New dSLR models
For some time, there’s been a great deal of speculation about whether, and how, Canon and Nikon would respond to the trend toward reducing large-sensor camera size without seriously impacting their primary photographic businesses, the sale of interchangeable-lens dSLR cameras and lenses. Initially, both vendors offered halfhearted mirrorless, interchangeable-lens cameras, the Canon M and the Nikon 1 series. Neither excited the market. Prices were higher than established models from the likes of Sony, Olympus and Panasonic while these cameras were “system” cameras in name only.
More recently, both Canon and Nikon have reaffirmed their primary commitment to the more profitable consumer dSLR market by shrinking their entry-level dSLR models. In Canon’s case, this process has been quite dramatic, with Canon’s SL1 dSLR body shrinking to nearly the size of a Micro Four-Thirds camera body. Of course, larger APS-C sensors require larger lenses, particularly larger zoom lenses, and that somewhat undercuts the smaller camera body. Still, Canon’s SL1 is notable. It’s the smallest APS-C dSLR body yet.
Most Canon, Nikon, Pentax and Sony dSLR cameras use the same lenses and lens mounts as their full-frame, 35-mm film predecessors mounted since the 1970s. Yet most digital camera bodies are much larger than those 35-mm film cameras, even though using sub-35-mm APS-C sensors. There’s still room to further shrink consumer-grade dSLR camera bodies, and Canon’s newest example should prod other camera makers to do so.
Nikon has not been idle, introducing both its D5200 and D7100 models. Both of these cameras use Sony’s excellent 24-megapixel APS-C sensor and have virtually identical image quality. The D5200 is basically an $800 mostly plastic, consumer-grade camera, while the D7100 has a metal body, weather sealing and upgraded semipro features. Either camera should prove excellent, with your choice dependent upon your budget and needs.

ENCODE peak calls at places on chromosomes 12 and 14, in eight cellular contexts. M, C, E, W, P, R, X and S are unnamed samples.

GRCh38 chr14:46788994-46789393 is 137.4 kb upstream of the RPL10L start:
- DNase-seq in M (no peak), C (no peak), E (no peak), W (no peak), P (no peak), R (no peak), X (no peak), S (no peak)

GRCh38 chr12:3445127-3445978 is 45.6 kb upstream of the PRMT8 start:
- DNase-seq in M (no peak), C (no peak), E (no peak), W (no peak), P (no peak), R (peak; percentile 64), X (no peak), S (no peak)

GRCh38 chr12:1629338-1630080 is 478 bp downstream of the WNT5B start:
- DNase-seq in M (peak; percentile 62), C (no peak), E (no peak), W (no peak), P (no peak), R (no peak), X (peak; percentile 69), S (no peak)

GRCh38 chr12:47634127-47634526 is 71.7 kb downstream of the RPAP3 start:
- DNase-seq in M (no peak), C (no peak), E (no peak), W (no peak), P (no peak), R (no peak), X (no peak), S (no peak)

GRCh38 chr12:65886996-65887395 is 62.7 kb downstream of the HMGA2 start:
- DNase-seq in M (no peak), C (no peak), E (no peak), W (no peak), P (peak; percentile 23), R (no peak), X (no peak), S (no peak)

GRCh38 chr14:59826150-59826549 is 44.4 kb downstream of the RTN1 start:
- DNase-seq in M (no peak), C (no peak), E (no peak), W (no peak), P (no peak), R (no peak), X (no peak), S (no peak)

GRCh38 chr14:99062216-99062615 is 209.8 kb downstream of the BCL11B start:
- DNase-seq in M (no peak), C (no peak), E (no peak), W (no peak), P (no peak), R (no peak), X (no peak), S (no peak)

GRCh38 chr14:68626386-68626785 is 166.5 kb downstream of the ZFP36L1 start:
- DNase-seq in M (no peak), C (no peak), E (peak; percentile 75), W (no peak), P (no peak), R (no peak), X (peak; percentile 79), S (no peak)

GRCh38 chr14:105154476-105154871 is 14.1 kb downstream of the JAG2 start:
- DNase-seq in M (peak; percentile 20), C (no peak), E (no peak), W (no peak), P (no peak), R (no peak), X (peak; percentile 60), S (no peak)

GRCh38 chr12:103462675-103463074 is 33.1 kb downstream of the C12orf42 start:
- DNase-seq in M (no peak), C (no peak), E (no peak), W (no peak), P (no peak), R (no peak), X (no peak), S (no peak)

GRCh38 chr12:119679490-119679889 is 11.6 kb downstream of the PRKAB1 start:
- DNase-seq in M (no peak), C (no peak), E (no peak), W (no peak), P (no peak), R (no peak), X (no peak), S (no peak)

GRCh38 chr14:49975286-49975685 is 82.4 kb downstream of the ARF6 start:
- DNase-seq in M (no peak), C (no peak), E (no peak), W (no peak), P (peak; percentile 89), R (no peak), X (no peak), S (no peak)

Sony’s recent NEX-6 mirrorless, compact-system camera is not precisely a dSLR because it matches its 16-megapixel APS-C sensor with an electronic viewfinder rather than the SLR’s traditional mirror and optical viewfinder. Its image quality is in the same class, though, as top APS-C cameras, like the Pentax K-5 II and the Nikon D7100. Although the NEX lens lineup definitely trails Micro Four-Thirds, in other regards the NEX-6 is one of the best compact-system cameras currently on the market. The NEX-6 is definitely worth a careful look, although I’d still choose Micro Four-Thirds cameras and their broader range of high quality optics.
Influential American photographers
Paul Strand (1890-1976) has been one of the most influential photographers in the entire history of photography, and his work and influence are worth a bit of your time. In a very real sense, it’s fair to state that his photographs, although they may seem unremarkable in the 21st century, revolutionized photography when first exhibited a hundred years ago.
Breaking with 19th century photography’s posed subjects and soft-focus attempts to emulate traditional paintings, Strand introduced several of the most important approaches to modern photography. These include “straight” documentary photography as illustrated in Figure 1, the famous 1915 photo titled “Wall Street.”
At the same time, Strand exhibited in 1916 the first known “abstract” photographic image, “Porch Shadows,” a series of shapes and lines that are merely shadows produced by a porch railing on a round table (Figure 2). Both images were startling in their day, reorienting photography to our modern approach within a very few years. We’ll mention some other influential American photographers in future issues.
- Asides — If you’re in a rush, then perhaps this short, animated YouTube film is for you, accurately explaining the early history of photographic technology in a mere four and a half minutes. Point your browser to www.youtube.com/watch?v=XaGUL8B-BrE.
Attorney Joe Kashi received his bachelor’s and master’s degrees from MIT and his law degree from Georgetown University. He has published many articles about computer technology, law practice and digital photography in national media since 1990. Many of his technology and photography articles can be accessed through his website, http://www.kashilaw.com.